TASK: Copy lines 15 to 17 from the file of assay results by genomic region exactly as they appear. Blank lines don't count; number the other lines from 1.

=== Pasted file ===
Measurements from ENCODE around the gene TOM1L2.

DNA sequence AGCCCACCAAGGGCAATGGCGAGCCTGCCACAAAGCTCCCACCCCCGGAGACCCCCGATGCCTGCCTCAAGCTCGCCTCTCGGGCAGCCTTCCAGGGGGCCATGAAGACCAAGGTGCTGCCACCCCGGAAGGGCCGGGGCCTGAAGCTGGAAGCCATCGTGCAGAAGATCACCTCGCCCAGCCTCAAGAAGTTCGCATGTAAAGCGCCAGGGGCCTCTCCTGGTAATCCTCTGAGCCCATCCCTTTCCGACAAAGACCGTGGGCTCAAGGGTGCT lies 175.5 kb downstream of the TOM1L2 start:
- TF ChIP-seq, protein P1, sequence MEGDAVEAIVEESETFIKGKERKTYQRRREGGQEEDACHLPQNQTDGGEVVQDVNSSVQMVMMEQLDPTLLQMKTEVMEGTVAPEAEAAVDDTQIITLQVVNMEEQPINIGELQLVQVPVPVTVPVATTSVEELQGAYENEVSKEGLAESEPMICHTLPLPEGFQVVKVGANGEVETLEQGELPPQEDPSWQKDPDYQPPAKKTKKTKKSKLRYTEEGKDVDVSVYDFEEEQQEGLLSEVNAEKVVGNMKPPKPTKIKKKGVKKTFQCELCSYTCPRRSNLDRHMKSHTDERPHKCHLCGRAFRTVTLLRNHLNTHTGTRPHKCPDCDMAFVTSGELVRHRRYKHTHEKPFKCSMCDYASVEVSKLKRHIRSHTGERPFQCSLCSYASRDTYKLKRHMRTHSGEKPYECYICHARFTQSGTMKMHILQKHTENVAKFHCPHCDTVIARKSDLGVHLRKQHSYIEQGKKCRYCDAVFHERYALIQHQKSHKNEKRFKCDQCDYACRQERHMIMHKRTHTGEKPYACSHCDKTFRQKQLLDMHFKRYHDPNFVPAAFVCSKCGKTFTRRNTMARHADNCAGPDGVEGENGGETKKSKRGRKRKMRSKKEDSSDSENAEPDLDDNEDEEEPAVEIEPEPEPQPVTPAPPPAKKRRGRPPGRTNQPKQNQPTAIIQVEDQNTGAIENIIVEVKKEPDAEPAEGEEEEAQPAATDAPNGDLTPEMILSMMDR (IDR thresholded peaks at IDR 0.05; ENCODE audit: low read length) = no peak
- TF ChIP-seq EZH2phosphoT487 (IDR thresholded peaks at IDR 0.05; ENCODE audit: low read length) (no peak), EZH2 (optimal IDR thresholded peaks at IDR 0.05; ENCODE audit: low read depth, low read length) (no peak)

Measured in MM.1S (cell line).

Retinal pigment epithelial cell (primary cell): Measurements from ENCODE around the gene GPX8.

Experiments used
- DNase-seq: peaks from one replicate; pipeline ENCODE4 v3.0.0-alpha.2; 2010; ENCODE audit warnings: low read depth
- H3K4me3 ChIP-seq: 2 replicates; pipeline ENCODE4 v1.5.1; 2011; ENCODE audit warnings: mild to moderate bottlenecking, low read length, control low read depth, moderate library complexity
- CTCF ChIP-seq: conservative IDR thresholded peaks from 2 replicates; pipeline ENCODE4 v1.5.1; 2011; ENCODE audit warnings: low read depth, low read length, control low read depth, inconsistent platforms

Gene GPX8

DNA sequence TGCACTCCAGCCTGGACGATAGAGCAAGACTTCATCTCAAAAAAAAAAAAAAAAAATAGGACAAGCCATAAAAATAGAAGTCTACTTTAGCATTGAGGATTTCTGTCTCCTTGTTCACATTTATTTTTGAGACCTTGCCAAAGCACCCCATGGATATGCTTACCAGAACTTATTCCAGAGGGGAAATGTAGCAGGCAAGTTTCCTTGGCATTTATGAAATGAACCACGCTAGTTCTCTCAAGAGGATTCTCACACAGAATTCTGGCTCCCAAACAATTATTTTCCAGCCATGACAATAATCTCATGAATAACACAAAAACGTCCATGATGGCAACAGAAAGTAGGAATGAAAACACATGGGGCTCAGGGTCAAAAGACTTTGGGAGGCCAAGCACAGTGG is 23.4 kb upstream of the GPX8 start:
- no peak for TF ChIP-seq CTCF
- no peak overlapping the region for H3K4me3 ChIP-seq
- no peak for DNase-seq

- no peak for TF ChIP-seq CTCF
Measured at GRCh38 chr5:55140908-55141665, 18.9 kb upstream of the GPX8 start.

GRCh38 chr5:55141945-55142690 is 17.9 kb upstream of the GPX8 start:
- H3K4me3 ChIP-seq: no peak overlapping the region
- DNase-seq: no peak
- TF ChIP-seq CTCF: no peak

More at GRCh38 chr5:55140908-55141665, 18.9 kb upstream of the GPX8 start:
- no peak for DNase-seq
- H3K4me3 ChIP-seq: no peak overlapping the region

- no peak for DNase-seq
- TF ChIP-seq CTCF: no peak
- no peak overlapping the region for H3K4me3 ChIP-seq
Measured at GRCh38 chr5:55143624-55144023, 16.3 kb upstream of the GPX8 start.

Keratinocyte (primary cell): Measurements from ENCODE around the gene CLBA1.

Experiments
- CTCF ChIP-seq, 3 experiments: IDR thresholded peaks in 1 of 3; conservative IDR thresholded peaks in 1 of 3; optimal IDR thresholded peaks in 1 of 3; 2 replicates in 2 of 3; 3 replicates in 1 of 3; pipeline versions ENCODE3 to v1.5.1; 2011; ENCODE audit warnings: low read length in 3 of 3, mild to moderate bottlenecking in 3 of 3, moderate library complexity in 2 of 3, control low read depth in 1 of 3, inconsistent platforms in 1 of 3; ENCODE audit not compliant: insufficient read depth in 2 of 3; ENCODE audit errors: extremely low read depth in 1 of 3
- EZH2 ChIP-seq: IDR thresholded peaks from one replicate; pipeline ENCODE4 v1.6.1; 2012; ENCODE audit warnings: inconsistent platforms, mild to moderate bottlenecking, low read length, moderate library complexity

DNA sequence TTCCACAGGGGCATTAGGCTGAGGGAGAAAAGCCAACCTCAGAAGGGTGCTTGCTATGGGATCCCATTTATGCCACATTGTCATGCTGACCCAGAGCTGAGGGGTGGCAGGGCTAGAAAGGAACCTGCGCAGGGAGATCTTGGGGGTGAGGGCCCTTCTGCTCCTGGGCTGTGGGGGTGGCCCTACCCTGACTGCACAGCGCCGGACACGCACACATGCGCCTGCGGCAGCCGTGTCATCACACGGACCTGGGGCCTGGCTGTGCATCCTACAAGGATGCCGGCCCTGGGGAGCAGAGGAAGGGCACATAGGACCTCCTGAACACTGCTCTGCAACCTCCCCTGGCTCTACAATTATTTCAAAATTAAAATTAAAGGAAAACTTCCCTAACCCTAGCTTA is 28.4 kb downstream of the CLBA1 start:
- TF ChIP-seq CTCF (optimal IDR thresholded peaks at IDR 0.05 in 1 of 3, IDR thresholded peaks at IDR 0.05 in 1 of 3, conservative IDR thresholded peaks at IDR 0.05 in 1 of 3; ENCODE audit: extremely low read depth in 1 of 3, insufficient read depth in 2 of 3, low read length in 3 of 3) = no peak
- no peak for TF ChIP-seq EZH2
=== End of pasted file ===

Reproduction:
- no peak for DNase-seq

- no peak for TF ChIP-seq CTCF
Measured at GRCh38 chr5:55140908-55141665, 18.9 kb upstream of the GPX8 start.